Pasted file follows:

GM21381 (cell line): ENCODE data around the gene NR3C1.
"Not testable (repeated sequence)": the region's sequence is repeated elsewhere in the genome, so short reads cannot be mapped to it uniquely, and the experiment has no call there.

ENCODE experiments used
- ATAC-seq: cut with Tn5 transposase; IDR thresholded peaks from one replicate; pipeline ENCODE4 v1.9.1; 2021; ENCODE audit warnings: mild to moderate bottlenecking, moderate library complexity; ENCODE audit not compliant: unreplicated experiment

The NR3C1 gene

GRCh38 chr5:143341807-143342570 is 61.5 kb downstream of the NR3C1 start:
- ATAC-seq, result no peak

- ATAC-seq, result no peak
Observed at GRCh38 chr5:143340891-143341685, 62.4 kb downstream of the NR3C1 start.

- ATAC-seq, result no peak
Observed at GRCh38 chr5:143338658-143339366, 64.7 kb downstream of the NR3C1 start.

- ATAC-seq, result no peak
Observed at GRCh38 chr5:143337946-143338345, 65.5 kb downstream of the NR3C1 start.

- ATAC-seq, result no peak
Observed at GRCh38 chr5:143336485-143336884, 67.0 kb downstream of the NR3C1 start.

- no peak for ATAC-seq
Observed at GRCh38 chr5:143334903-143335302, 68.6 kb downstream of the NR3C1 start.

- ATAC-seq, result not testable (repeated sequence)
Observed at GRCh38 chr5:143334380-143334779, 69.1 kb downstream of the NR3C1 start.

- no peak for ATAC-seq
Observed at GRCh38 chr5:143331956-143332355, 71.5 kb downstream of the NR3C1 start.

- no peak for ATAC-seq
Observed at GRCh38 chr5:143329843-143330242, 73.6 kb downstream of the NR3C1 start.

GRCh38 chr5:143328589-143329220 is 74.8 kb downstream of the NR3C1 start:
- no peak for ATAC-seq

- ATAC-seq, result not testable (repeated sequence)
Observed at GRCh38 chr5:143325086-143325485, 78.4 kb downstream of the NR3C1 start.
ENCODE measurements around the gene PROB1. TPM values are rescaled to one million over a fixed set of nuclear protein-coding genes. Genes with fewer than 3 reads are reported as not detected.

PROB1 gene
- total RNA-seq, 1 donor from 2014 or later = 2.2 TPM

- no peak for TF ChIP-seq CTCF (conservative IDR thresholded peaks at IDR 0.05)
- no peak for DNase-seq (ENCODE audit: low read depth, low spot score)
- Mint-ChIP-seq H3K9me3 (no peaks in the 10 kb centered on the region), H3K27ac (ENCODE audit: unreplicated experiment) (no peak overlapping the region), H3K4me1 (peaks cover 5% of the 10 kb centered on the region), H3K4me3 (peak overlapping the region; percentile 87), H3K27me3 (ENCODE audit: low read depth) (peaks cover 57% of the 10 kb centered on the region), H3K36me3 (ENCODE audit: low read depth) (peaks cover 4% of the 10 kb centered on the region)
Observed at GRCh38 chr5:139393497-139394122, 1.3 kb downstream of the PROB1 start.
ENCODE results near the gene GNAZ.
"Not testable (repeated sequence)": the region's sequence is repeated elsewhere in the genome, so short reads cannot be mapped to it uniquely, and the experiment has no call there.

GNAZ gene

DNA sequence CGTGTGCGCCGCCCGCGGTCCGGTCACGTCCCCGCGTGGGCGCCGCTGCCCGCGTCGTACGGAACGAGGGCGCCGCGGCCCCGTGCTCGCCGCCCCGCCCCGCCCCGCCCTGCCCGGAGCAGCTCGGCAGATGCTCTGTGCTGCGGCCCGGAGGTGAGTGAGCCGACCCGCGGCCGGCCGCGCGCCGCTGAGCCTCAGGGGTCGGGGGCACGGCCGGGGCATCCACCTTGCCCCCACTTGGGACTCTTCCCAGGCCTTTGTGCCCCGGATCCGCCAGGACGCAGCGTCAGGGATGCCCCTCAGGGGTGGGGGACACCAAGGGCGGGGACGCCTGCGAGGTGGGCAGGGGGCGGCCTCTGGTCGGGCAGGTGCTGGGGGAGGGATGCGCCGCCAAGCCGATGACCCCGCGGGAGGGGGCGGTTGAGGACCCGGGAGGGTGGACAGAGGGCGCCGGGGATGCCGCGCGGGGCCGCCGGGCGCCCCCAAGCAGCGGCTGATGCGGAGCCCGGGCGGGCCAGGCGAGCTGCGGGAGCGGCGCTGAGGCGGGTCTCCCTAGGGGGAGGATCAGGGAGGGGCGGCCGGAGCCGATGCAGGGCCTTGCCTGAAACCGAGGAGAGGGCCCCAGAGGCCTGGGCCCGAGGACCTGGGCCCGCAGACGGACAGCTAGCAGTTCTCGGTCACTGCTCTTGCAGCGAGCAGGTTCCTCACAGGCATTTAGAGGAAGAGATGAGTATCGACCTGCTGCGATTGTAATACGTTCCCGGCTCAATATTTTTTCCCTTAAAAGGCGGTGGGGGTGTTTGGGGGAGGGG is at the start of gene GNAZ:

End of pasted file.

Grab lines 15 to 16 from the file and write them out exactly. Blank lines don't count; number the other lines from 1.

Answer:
Observed at GRCh38 chr5:143336485-143336884, 67.0 kb downstream of the NR3C1 start.

- no peak for ATAC-seq